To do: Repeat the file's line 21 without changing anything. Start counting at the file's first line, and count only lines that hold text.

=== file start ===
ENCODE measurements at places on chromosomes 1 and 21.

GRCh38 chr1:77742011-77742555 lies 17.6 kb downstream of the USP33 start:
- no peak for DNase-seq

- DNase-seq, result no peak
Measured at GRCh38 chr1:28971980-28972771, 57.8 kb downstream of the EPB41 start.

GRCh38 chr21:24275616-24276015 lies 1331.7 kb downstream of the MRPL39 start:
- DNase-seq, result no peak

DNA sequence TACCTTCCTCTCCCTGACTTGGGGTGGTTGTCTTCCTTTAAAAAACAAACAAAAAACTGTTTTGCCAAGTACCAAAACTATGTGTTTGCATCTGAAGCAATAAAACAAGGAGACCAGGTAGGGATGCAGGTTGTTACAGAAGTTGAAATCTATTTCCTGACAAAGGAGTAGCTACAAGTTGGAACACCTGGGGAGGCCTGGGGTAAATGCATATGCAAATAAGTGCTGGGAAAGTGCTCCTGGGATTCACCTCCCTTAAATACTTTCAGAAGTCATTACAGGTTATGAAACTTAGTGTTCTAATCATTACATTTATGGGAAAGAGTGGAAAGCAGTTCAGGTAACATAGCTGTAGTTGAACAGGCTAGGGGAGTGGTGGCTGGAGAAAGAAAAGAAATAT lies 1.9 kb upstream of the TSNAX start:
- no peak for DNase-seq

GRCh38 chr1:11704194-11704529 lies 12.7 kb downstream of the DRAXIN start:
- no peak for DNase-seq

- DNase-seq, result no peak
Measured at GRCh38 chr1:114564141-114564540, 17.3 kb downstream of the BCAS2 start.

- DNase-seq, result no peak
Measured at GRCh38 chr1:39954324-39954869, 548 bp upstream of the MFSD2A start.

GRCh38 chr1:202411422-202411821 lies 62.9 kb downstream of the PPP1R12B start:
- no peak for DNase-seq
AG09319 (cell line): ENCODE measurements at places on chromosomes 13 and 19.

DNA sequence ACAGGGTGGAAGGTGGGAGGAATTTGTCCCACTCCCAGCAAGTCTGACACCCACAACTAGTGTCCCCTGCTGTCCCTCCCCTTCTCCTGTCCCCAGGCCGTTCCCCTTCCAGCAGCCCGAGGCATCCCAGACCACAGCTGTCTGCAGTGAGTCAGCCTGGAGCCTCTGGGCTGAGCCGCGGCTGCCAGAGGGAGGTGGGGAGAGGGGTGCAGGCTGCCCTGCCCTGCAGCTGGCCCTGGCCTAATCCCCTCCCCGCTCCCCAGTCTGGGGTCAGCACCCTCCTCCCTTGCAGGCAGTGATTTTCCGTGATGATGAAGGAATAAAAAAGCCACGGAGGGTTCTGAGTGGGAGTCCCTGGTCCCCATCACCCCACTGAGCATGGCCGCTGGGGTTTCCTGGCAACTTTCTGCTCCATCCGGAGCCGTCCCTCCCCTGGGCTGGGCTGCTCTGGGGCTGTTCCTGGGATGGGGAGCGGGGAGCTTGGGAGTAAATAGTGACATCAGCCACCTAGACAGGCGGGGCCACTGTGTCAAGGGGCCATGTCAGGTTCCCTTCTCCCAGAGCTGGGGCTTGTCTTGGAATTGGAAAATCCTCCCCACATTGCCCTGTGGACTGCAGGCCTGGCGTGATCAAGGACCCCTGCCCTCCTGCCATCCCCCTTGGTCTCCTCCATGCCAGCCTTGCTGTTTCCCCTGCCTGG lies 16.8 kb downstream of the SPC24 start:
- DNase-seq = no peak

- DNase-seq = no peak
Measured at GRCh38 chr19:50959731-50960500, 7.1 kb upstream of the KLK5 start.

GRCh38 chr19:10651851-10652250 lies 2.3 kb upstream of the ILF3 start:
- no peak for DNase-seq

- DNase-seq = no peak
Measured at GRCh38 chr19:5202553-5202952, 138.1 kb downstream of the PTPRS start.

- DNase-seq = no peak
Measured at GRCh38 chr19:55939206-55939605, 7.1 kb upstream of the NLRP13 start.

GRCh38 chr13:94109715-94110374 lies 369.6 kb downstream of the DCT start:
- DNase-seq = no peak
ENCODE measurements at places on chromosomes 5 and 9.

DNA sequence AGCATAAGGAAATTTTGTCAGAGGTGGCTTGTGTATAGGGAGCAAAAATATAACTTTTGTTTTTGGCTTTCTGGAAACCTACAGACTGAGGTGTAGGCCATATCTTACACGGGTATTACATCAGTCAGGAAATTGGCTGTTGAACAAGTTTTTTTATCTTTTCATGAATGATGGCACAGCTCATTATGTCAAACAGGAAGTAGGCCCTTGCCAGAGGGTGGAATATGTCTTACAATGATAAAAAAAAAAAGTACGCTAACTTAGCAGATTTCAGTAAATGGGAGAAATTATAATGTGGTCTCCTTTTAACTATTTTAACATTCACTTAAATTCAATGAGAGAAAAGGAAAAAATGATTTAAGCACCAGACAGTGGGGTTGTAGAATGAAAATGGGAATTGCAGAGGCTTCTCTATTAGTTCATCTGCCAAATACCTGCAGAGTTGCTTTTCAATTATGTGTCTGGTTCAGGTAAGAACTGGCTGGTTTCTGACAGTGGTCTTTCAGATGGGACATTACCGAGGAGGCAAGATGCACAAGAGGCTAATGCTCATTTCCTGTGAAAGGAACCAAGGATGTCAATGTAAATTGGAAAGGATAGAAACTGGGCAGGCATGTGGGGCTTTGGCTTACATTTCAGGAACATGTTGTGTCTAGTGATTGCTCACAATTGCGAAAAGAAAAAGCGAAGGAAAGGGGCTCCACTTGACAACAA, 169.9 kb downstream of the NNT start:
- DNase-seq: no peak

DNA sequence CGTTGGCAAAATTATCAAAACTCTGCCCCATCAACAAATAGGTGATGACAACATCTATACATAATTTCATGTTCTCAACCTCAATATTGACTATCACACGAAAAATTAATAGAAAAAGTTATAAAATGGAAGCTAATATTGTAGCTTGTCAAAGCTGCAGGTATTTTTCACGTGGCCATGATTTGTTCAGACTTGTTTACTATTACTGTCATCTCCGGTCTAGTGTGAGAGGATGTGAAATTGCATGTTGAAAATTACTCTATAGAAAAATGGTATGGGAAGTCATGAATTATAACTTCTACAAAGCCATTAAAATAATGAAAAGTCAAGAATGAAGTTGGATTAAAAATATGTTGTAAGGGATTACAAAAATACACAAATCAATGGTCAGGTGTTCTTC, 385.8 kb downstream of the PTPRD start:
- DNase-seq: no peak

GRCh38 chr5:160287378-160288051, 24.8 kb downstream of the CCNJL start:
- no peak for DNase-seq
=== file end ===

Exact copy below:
- DNase-seq = no peak